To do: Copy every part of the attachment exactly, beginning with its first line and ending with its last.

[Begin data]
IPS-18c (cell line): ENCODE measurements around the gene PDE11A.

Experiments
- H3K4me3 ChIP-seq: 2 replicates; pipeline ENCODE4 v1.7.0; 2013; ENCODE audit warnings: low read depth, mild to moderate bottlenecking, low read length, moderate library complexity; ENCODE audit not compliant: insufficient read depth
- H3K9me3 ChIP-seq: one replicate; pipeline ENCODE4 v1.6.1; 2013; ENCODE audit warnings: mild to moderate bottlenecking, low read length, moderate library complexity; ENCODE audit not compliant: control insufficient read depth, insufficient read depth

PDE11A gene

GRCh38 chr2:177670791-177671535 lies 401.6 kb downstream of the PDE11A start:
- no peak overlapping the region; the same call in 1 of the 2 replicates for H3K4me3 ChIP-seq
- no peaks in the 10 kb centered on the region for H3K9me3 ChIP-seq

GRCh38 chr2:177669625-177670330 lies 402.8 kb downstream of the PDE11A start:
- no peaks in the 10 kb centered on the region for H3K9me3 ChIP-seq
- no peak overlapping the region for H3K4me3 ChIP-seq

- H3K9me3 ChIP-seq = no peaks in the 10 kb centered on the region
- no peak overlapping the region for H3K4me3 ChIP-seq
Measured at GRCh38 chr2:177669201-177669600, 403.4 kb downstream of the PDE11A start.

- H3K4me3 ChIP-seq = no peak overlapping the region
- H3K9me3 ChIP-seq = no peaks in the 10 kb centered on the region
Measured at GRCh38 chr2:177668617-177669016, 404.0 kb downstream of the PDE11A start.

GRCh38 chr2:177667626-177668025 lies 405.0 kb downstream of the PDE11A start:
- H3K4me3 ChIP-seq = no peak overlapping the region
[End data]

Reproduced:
IPS-18c (cell line): ENCODE measurements around the gene PDE11A.

Experiments
- H3K4me3 ChIP-seq: 2 replicates; pipeline ENCODE4 v1.7.0; 2013; ENCODE audit warnings: low read depth, mild to moderate bottlenecking, low read length, moderate library complexity; ENCODE audit not compliant: insufficient read depth
- H3K9me3 ChIP-seq: one replicate; pipeline ENCODE4 v1.6.1; 2013; ENCODE audit warnings: mild to moderate bottlenecking, low read length, moderate library complexity; ENCODE audit not compliant: control insufficient read depth, insufficient read depth

PDE11A gene

GRCh38 chr2:177670791-177671535 lies 401.6 kb downstream of the PDE11A start:
- no peak overlapping the region; the same call in 1 of the 2 replicates for H3K4me3 ChIP-seq
- no peaks in the 10 kb centered on the region for H3K9me3 ChIP-seq

GRCh38 chr2:177669625-177670330 lies 402.8 kb downstream of the PDE11A start:
- no peaks in the 10 kb centered on the region for H3K9me3 ChIP-seq
- no peak overlapping the region for H3K4me3 ChIP-seq

- H3K9me3 ChIP-seq = no peaks in the 10 kb centered on the region
- no peak overlapping the region for H3K4me3 ChIP-seq
Measured at GRCh38 chr2:177669201-177669600, 403.4 kb downstream of the PDE11A start.

- H3K4me3 ChIP-seq = no peak overlapping the region
- H3K9me3 ChIP-seq = no peaks in the 10 kb centered on the region
Measured at GRCh38 chr2:177668617-177669016, 404.0 kb downstream of the PDE11A start.

GRCh38 chr2:177667626-177668025 lies 405.0 kb downstream of the PDE11A start:
- H3K4me3 ChIP-seq = no peak overlapping the region